ShareThis Page

For the rest of us: Festivus pole put up at Florida Capitol

| Wednesday, Dec. 11, 2013, 3:48 p.m.
Chaz Stevens from Deerfield Beach, Florida talks to the media next to his Festivus pole made out of beer cans in the rotunda of the Florida Capitol December 11, 2013 in Tallahassee, Florida. Stevens display was intended to counter the religious Christian Nativity manger also on display.
Getty Images
Chaz Stevens from Deerfield Beach, Florida talks to the media next to his Festivus pole made out of beer cans in the rotunda of the Florida Capitol December 11, 2013 in Tallahassee, Florida. Stevens display was intended to counter the religious Christian Nativity manger also on display.
Chaz Stevens from Deerfield Beach, Florida talks to the media next to his Festivus pole made out of beer cans in the rotunda of the Florida Capitol December 11, 2013 in Tallahassee, Florida. Stevens display was intended to counter the religious Christian Nativity manger also on display.
Getty Images
Chaz Stevens from Deerfield Beach, Florida talks to the media next to his Festivus pole made out of beer cans in the rotunda of the Florida Capitol December 11, 2013 in Tallahassee, Florida. Stevens display was intended to counter the religious Christian Nativity manger also on display.

TALLAHASSEE, Fla. — Talk about an airing of grievances.

In protest of a Nativity scene at the Florida Capitol, Chaz Stevens has put up a Festivus pole with beer cans around it.

Sound ridiculous? Stevens agrees, but he did drive about 450 miles from the Fort Lauderdale area just to put up the pole.

“What's the point? There is no point. It's ridiculous. This is the most ridiculous thing I could come up with,” said Stevens, an atheist. “This is about the separation of church and state.”

Because Florida considers the Statehouse rotunda to be a public forum, people can use the space to express themselves or protest, as long as they first apply with a state agency.

Along with the Nativity scene and six-foot Festivus pole, the Wisconsin-based Freedom From Religion Foundation has put up a banner advocating for the separation of government and religion. A Festivus pole is also on display at the Wisconsin Capitol, along with other displays.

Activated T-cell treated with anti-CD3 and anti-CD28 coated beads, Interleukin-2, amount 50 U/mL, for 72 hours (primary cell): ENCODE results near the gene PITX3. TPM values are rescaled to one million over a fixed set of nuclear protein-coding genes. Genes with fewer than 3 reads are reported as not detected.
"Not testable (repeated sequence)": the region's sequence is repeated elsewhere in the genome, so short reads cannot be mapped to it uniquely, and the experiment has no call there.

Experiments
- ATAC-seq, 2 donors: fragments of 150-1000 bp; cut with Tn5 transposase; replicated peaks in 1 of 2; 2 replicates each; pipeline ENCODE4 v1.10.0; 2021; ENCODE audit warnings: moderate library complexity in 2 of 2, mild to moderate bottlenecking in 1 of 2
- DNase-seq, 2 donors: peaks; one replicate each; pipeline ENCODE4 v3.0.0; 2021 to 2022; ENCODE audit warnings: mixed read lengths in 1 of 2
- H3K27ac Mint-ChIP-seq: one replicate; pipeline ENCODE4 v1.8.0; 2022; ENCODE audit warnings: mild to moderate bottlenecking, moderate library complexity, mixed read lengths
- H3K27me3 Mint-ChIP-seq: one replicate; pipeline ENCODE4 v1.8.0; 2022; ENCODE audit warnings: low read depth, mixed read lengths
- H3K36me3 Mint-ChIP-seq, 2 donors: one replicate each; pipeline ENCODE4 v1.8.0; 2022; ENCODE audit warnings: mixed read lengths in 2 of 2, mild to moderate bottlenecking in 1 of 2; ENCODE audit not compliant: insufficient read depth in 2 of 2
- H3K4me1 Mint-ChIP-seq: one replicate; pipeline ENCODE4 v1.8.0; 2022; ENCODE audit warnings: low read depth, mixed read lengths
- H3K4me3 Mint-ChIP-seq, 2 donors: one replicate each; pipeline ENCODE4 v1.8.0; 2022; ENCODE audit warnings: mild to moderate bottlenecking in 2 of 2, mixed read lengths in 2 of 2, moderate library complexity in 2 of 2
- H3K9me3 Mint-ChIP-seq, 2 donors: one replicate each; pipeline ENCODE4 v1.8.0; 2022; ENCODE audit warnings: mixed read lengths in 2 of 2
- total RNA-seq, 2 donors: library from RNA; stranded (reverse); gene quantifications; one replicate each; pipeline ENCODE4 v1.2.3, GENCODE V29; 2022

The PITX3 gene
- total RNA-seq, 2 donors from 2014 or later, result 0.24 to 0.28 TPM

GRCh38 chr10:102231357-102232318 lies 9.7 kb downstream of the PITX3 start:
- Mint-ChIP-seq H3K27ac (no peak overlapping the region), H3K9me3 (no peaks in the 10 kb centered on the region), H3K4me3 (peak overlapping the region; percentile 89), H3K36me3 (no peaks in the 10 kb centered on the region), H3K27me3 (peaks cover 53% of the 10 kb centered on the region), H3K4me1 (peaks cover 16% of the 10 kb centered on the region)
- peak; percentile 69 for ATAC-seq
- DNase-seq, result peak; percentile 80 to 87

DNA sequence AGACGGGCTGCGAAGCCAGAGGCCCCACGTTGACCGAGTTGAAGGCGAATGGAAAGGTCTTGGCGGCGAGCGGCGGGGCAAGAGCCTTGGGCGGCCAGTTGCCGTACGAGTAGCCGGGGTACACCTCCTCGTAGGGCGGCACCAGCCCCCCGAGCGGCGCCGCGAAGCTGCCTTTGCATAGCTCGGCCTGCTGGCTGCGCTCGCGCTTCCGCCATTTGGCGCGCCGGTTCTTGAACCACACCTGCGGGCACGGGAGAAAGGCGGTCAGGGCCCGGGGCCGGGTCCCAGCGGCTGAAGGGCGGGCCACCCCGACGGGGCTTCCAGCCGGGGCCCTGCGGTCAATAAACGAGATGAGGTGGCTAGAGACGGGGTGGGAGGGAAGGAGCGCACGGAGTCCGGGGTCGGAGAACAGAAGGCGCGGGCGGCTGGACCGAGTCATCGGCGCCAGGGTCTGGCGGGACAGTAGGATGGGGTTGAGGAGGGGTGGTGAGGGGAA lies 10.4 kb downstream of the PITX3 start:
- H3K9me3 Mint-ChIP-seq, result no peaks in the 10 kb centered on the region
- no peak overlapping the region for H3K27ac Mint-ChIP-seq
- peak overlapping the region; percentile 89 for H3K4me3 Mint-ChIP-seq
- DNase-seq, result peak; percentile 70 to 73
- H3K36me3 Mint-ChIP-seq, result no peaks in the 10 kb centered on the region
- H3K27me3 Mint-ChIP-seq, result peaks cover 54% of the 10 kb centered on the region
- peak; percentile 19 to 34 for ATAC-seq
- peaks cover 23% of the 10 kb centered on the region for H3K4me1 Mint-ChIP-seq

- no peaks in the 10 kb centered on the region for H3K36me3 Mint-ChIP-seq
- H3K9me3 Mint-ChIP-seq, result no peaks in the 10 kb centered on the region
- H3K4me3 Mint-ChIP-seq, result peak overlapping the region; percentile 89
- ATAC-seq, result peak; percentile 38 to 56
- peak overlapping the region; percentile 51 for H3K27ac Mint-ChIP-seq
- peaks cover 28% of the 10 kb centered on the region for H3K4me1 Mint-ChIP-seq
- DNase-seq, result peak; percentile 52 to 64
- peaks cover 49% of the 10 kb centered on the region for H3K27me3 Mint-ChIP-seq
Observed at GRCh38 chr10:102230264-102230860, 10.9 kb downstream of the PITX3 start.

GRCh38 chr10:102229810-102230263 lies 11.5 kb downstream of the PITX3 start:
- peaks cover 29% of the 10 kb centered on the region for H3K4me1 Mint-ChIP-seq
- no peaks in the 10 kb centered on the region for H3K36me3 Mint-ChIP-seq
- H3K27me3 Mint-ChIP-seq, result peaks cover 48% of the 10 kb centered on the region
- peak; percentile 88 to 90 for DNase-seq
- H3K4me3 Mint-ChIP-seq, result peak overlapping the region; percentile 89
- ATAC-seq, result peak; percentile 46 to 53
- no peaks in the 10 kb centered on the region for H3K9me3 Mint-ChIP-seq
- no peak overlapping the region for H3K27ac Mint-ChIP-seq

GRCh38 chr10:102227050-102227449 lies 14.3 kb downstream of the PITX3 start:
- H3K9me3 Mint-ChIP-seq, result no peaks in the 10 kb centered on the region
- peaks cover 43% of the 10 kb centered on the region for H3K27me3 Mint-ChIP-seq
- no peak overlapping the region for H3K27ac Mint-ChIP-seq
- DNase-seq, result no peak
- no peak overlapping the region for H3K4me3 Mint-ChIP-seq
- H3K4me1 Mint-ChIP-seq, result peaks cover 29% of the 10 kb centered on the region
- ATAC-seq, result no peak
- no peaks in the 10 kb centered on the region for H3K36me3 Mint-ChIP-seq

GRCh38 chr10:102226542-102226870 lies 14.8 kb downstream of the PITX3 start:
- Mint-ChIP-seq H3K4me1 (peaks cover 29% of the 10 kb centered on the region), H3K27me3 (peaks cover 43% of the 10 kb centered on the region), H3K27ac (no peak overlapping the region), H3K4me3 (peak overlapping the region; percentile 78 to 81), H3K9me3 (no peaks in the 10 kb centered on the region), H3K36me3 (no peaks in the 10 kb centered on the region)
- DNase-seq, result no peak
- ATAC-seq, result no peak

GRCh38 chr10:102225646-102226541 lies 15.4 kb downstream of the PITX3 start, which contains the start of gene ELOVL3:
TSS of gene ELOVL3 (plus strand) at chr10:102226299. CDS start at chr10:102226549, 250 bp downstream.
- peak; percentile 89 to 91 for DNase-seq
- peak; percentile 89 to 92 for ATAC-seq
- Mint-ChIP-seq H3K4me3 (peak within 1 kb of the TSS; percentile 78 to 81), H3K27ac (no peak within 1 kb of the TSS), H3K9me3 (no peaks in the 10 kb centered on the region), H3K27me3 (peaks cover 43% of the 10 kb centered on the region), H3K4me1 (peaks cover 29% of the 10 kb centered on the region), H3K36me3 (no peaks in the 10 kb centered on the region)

“Festivus for the rest of us” is a non-secular holiday made up by the television show “Seinfeld.” George Costanza's father, Frank, made up Festivus after becoming fed up with the commercialism of Christmas. The celebration includes the airing of grievances during dinner followed by “feats of strength” in which a guest must pin the host before the party ends. Instead of a Christmas tree, Frank Costanza put up a plain aluminum pole - with no ornaments.

At the Florida Capitol last week, several dozen people gathered for the Nativity celebration, including a children's choir. The only people there for the Festivus pole installation were media and Pam Olsen, who organized the Nativity scene.

“I believe in prayer and you know what? I've been praying for you. I mean that sincerely, Chaz,” Olsen said. “As a Christian, I have the Nativity because it's Christ in Christmas. And you have the right to have the beer cans here.”

Stevens laughed. A theological discussion followed, with Olsen talking about her faith and Stevens saying Jesus might as well be Santa Claus or the Easter Bunny.

“You know what I'm praying for next year? I'm going to pray that they get rid of that thing,” Stevens said, gesturing to the manger scene.

TribLIVE commenting policy

You are solely responsible for your comments and by using TribLive.com you agree to our Terms of Service.

We moderate comments. Our goal is to provide substantive commentary for a general readership. By screening submissions, we provide a space where readers can share intelligent and informed commentary that enhances the quality of our news and information.

While most comments will be posted if they are on-topic and not abusive, moderating decisions are subjective. We will make them as carefully and consistently as we can. Because of the volume of reader comments, we cannot review individual moderation decisions with readers.

We value thoughtful comments representing a range of views that make their point quickly and politely. We make an effort to protect discussions from repeated comments either by the same reader or different readers

We follow the same standards for taste as the daily newspaper. A few things we won't tolerate: personal attacks, obscenity, vulgarity, profanity (including expletives and letters followed by dashes), commercial promotion, impersonations, incoherence, proselytizing and SHOUTING. Don't include URLs to Web sites.

We do not edit comments. They are either approved or deleted. We reserve the right to edit a comment that is quoted or excerpted in an article. In this case, we may fix spelling and punctuation.

We welcome strong opinions and criticism of our work, but we don't want comments to become bogged down with discussions of our policies and we will moderate accordingly.

We appreciate it when readers and people quoted in articles or blog posts point out errors of fact or emphasis and will investigate all assertions. But these suggestions should be sent via e-mail. To avoid distracting other readers, we won't publish comments that suggest a correction. Instead, corrections will be made in a blog post or in an article.